Ageing and literacy skills: Evidence from Canada, Norway and the United States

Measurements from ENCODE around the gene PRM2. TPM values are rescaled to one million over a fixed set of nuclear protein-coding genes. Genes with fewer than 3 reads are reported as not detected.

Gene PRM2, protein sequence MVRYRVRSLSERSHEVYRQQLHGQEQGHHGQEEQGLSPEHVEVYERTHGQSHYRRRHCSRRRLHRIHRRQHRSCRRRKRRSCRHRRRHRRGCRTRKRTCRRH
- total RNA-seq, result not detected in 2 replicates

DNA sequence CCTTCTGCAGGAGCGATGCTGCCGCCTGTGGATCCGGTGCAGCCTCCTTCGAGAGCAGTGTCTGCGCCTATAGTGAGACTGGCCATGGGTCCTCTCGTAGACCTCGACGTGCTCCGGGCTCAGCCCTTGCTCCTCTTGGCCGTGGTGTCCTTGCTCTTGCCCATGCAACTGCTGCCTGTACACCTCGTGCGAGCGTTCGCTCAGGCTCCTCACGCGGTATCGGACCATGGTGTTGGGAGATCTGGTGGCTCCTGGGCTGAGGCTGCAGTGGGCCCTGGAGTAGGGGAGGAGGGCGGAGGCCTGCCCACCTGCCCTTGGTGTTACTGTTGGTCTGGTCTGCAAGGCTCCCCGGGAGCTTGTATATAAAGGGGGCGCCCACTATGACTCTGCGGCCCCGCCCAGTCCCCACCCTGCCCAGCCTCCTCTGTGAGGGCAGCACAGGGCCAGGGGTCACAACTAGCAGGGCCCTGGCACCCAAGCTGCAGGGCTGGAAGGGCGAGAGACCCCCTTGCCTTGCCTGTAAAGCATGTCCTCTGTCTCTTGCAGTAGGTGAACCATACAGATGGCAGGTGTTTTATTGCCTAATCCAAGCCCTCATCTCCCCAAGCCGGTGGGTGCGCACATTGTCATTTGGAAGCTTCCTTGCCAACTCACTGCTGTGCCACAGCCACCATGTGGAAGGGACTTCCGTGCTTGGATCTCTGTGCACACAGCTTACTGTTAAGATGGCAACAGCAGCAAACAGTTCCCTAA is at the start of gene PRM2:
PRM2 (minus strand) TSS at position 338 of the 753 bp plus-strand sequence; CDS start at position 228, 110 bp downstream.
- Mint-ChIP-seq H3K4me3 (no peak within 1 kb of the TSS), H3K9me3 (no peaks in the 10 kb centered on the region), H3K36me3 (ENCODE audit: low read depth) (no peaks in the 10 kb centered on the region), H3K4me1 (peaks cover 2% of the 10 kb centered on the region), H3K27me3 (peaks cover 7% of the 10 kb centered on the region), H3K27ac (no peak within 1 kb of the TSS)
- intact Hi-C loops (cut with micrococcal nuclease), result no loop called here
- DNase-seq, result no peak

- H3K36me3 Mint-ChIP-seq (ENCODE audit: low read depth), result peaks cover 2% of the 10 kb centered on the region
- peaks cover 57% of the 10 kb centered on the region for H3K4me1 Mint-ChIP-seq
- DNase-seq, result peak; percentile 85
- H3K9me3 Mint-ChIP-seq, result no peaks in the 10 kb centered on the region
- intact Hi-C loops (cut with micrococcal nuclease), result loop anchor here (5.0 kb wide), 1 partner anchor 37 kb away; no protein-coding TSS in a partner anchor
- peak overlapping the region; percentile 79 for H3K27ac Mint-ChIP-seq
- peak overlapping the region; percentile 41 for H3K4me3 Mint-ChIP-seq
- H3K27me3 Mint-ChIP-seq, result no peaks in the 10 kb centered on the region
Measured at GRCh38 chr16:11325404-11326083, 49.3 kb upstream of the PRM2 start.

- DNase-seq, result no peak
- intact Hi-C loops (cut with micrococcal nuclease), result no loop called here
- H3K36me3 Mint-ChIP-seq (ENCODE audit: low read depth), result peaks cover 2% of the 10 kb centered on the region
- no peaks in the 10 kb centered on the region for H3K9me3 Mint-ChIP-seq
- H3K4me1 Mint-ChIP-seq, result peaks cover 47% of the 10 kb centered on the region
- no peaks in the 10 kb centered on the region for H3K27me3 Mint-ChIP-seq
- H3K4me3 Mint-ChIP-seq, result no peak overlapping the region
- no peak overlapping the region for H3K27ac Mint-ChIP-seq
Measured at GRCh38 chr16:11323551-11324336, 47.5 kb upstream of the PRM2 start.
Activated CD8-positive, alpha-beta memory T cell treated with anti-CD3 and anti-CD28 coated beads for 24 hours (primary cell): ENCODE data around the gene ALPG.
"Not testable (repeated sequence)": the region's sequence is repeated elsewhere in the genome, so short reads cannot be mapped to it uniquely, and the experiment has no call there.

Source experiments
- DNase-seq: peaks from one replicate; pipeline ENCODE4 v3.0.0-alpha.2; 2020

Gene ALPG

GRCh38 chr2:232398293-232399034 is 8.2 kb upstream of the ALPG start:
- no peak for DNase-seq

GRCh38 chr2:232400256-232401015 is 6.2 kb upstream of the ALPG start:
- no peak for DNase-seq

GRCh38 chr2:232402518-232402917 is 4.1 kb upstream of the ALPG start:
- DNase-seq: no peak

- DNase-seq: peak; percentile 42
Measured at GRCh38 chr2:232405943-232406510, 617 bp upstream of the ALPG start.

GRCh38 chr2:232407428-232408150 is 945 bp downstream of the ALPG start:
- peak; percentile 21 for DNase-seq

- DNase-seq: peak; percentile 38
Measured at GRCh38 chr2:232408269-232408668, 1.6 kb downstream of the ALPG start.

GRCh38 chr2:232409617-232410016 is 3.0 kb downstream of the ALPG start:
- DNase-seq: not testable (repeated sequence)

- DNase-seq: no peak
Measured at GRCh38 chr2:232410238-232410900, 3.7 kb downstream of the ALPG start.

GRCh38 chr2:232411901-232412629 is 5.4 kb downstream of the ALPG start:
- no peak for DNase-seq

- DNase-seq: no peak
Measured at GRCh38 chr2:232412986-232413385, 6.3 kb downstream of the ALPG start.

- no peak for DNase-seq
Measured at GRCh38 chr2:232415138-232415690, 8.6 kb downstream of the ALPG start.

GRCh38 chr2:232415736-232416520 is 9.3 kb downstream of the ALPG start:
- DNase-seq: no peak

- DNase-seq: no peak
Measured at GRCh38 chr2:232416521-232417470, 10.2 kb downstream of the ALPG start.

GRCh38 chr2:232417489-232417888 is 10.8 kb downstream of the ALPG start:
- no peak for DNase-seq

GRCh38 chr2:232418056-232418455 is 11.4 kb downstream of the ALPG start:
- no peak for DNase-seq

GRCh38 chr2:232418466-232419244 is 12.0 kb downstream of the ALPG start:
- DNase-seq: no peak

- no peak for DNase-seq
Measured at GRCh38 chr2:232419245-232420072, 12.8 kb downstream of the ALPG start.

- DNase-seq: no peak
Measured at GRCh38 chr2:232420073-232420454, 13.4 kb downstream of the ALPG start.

We study the relationship between age and literacy skills in Canada, Norway and the U.S. — countries that represent a wide range of literacy outcomes — using data from the 1994 and 2003 International Adult Literacy Surveys. In cross-sectional data there is a weak negative partial relationship between literacy skills and age. However, this relationship could reflect some combination of age and cohort effects. In order to identify age effects, we use the 1994 and 2003 surveys to create synthetic cohorts. Our analysis shows that the modest negative slope of the literacy-age profile in cross-sectional data arises from offsetting ageing and cohort effects. Individuals from a given birth cohort lose literacy skills after they leave school at a rate greater than indicated by cross-sectional estimates. At the same time, more recent birth cohorts have lower levels of literacy. All three countries show similar patterns of skill loss with age, as well as declining literacy across successive cohorts.
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